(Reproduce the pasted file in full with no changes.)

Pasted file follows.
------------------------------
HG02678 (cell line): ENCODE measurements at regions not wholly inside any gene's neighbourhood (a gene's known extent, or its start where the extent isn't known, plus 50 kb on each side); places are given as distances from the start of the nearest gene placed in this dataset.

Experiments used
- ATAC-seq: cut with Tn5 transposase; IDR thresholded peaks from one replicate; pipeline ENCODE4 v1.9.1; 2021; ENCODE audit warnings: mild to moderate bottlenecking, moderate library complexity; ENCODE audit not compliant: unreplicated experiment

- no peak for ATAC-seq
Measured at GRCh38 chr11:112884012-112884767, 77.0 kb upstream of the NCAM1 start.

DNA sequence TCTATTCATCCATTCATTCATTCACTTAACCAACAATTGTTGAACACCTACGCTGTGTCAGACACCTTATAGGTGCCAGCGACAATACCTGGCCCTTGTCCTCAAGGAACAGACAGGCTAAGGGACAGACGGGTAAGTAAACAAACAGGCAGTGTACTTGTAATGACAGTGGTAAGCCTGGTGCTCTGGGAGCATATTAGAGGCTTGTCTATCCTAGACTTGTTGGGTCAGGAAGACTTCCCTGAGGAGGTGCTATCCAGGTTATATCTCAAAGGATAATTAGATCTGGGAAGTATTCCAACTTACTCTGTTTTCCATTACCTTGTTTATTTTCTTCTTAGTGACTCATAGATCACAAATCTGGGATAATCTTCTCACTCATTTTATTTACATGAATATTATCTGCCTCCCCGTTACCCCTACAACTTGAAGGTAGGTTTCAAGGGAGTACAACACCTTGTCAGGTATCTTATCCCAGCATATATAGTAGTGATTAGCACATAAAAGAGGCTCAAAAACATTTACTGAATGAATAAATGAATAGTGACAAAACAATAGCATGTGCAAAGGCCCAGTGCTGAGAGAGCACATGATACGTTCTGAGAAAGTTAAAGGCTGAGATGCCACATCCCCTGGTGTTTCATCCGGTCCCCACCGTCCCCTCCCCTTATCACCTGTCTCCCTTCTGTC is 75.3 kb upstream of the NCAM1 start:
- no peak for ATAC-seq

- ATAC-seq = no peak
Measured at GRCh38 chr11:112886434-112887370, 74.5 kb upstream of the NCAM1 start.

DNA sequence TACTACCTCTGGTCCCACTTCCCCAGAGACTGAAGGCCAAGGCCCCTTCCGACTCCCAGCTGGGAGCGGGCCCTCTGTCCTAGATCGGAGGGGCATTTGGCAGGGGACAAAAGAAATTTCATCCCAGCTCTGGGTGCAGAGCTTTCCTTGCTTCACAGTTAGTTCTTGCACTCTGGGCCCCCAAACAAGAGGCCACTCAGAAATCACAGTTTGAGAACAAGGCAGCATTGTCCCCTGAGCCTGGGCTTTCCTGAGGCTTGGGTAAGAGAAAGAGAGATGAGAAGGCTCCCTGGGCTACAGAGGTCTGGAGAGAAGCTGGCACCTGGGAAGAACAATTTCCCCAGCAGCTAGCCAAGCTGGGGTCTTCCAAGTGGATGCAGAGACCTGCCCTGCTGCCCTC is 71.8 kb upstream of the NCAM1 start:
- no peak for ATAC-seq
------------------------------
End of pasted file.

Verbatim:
HG02678 (cell line): ENCODE measurements at regions not wholly inside any gene's neighbourhood (a gene's known extent, or its start where the extent isn't known, plus 50 kb on each side); places are given as distances from the start of the nearest gene placed in this dataset.

Experiments used
- ATAC-seq: cut with Tn5 transposase; IDR thresholded peaks from one replicate; pipeline ENCODE4 v1.9.1; 2021; ENCODE audit warnings: mild to moderate bottlenecking, moderate library complexity; ENCODE audit not compliant: unreplicated experiment

- no peak for ATAC-seq
Measured at GRCh38 chr11:112884012-112884767, 77.0 kb upstream of the NCAM1 start.

DNA sequence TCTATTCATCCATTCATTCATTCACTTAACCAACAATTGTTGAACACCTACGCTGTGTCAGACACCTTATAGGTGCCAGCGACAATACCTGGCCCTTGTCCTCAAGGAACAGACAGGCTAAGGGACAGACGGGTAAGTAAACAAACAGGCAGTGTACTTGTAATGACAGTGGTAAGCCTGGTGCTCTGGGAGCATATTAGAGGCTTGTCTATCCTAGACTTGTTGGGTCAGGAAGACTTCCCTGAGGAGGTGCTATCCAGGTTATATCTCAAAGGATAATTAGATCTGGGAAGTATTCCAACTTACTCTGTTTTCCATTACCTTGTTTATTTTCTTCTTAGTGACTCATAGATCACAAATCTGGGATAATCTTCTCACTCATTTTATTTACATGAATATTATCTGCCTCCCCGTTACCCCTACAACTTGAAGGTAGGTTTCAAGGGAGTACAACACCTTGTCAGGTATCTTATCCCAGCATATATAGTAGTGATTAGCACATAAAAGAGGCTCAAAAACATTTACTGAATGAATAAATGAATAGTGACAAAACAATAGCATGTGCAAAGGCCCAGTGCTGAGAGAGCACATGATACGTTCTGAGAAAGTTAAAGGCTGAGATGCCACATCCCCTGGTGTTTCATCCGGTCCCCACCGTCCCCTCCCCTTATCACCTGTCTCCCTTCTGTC is 75.3 kb upstream of the NCAM1 start:
- no peak for ATAC-seq

- ATAC-seq = no peak
Measured at GRCh38 chr11:112886434-112887370, 74.5 kb upstream of the NCAM1 start.

DNA sequence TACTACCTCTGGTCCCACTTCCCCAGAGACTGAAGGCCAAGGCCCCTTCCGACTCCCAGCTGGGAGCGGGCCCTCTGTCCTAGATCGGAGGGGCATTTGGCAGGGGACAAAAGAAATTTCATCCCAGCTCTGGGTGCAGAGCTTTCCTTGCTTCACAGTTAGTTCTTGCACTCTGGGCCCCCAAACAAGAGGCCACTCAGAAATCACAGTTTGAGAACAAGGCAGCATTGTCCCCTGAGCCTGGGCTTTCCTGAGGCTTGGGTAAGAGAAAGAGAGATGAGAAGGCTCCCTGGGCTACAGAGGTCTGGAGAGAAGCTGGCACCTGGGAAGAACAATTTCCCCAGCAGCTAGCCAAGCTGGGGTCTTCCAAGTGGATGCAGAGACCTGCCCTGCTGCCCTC is 71.8 kb upstream of the NCAM1 start:
- no peak for ATAC-seq